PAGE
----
Thursday, May 8, 2014


Stars boycott Beverly Hills Hotel over Brunei sharia move
Stars of Hollywood are boycotting one of the area’s most famous hotels because of a harsh Islamic penal code introduced by Brunei’s government.
Dorchester hotel boycott grows over ties to Sharia law
Virgin CEO Richard Branson has joined the likes of Ellen DeGeneres, Stephen Fry and some fashion designers who said they are boycotting the luxury Dorchester Hotel chain over the owner’s ties to the introduction of Sharia law in the Sultanate of Brunei.

“No Virgin employee, nor our family, will stay at Dorchester Hotels until the Sultan abides by basic human rights,” Branson tweeted Saturday from his personal Twitter account.
That is how the west fights Hudud. They boycott hotels in the UK and the US owned by Brunei or the Brunei Royal Family. I believe that this is still just a token or symbolic gesture because boycotting Brunei-owned hotels is not exactly a ‘trade sanction’ that is going to hurt or bankrupt the Brunei economy.
What the west should do is to boycott Shell. Shell has been in Brunei since 1929 and it is because of Shell that Brunei and the Brunei Royal Family are super-rich. The Sultan is estimated to be worth just under RM100 billion. Without Shell, Brunei would be just like a fishing village in Kelantan or Terengganu.
If we really want to hurt Brunei then the 400 million or so British and Americans should lobby their governments to force Shell to pull out of Brunei. Shell should abandon Brunei and no longer help Brunei or the Royal Family to become even richer than they are now. That will really be teaching Brunei and the Royal Family a lesson. Let Petronas, Pertamina, or whatever, go to Brunei and take over instead as long as it is not Shell.
Actually, and I do not know whether the British and Americans know this, many other Muslim countries, just like Brunei, also have Sharia laws and punish gays, adulterers, adulteresses, apostates, etc., plus those who commit heresy and blasphemy — sometimes with the death sentence. One such country, of course, is Saudi Arabia. In fact, Saudi Arabia, just like Brunei, is ruled by a Royal Family and not by a democratically-elected government.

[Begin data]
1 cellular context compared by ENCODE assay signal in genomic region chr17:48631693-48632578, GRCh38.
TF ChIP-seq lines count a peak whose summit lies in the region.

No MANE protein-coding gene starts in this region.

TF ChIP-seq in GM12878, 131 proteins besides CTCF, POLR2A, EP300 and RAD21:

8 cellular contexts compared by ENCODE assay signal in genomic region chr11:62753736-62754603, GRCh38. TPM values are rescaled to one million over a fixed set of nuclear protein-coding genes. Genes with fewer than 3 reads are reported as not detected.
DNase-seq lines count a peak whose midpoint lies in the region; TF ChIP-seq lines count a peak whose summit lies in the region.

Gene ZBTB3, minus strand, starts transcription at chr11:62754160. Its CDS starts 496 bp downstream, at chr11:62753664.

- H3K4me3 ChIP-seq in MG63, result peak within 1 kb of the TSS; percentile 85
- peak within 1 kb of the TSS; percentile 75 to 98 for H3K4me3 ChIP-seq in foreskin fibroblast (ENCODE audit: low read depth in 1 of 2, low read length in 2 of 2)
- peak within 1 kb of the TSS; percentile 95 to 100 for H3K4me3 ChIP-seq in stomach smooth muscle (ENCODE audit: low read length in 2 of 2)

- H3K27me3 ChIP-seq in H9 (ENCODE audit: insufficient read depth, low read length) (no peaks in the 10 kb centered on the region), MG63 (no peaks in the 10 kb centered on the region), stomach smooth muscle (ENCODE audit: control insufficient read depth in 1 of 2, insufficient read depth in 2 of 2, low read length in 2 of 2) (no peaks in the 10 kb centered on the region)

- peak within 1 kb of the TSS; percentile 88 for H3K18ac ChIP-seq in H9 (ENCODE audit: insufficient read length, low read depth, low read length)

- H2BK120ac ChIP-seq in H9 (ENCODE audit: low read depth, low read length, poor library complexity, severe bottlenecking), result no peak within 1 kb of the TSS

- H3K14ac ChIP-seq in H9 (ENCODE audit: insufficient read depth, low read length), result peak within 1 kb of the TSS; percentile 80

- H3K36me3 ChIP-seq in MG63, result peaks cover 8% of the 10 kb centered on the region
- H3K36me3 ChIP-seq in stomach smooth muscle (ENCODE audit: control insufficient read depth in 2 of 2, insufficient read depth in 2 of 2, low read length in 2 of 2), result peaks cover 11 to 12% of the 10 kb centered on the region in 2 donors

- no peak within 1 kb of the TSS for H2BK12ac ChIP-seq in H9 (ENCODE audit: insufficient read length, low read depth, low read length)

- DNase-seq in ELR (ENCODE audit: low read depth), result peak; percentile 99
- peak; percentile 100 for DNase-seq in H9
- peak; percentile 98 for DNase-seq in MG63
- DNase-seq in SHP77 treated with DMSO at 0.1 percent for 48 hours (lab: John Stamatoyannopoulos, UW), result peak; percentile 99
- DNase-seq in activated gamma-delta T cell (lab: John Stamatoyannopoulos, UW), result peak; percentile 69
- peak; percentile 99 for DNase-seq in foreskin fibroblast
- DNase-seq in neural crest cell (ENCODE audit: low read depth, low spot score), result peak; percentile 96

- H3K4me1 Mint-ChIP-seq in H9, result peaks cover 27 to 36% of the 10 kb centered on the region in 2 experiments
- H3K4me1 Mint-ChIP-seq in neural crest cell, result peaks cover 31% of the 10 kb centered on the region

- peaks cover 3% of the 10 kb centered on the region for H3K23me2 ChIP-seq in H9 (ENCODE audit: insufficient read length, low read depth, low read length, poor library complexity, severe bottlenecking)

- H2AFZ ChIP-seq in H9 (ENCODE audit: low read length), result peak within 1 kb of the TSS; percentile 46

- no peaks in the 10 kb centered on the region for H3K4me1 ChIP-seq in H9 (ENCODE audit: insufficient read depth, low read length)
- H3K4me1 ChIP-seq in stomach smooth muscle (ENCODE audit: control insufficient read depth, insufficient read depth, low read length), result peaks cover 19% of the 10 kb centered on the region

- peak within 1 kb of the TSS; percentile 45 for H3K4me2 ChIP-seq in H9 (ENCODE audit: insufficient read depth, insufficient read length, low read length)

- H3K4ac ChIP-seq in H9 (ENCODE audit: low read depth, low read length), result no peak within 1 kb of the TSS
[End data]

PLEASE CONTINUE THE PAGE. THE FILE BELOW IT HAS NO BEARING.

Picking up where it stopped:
I am surprised that the west does not realise this. Why are they still buying oil from Saudi Arabia and all those other Muslim countries that adopt such barbaric Islamic laws? Brunei is such a small country. Its population is only about 10% that of Manchester. We should take on the big boys and no longer buy their oil.
No doubt that may create an oil crisis, which will push the price of oil sky-high, and which might hurt the economies of many countries. But that is not important. We must stand on our principles of opposing the Islamic Sharia law by refusing to buy oil from Muslim countries that adopt Islamic laws just like we are boycotting Brunei-owned hotels as a matter of principle.
Anyway, our problem should be closer to home. PAS wants us to allow the Kelantanese their democratic right to decide what type of laws they want in their state. I am all for that. Democracy works for me. Whatever the majority of the Kelantanese decide is fine with me.
But what if more than 50% of the Kelantanese decide that apostasy should be allowed? What if the majority wants the freedom to leave Islam or the freedom to convert to Christianity? Since this is what the majority wants will PAS agree to it or will apostasy still not be allowed? We are talking about respecting the wishes of the majority under the spirit of democracy, are we not?
PAS has offered to sit down and discuss this matter with Umno and any Barisan Nasional political party that would like to discuss Hudud. That is good. It is always wise to discuss something as controversial as Hudud before rushing in to adopt it. But can we first agree on the language we are going to use in this discussion?
For example, are we going to discuss it in the language of theology and religion? Are we going to discuss it in the language of civil liberties and human rights? Are we going to discuss it in the language of the law and the constitution?
It is very important that we first agree on the language we are going to use. If we are going to discuss it in the language of what God (Allah) decreed, then the law, the constitution, civil liberties, human rights, etc., should not be part of this discussion. God’s laws cannot be discussed in the context of man-made laws, man-made constitutions, civil liberties, human rights, and so on.
I mean, God forbids same-gender sex and that is that. End of discussion! God also forbids Muslims to drink, gamble, consume pork, and whatnot. Also end of discussion! You may think this is a violation of your freedom of choice but God does not think so. So how to include the law, the constitution, civil liberties, human rights, and so on, in the discussion? We must only discuss what God wants and not what we want.
So the language we use to discuss Hudud must first be established. Only then can we start discussing the matter. If not then it would be futile to discuss this issue as we would be using different languages and hence would never be able to understand one another.
Some Muslims tend to use only one language, the language of God. And because of that, unless you are an orthodox or fundamentalist Muslim, you will never be able to understand this language. You might even think that these Muslims are mad. And this is why, thus far, we have not been able to resolve this matter other than agreeing to disagree, which means we do not really agree in the end.
But how do you tell orthodox or fundamentalist Muslims to stop talking in the language of God and instead talk in the language of the law, the constitution, civil liberties, human rights, etc? I suppose that would be as difficult as telling Christians to stop talking about Christ as the Son of God and instead talk about him as just another of the many human Prophets and the second-last Prophet before Muhammad.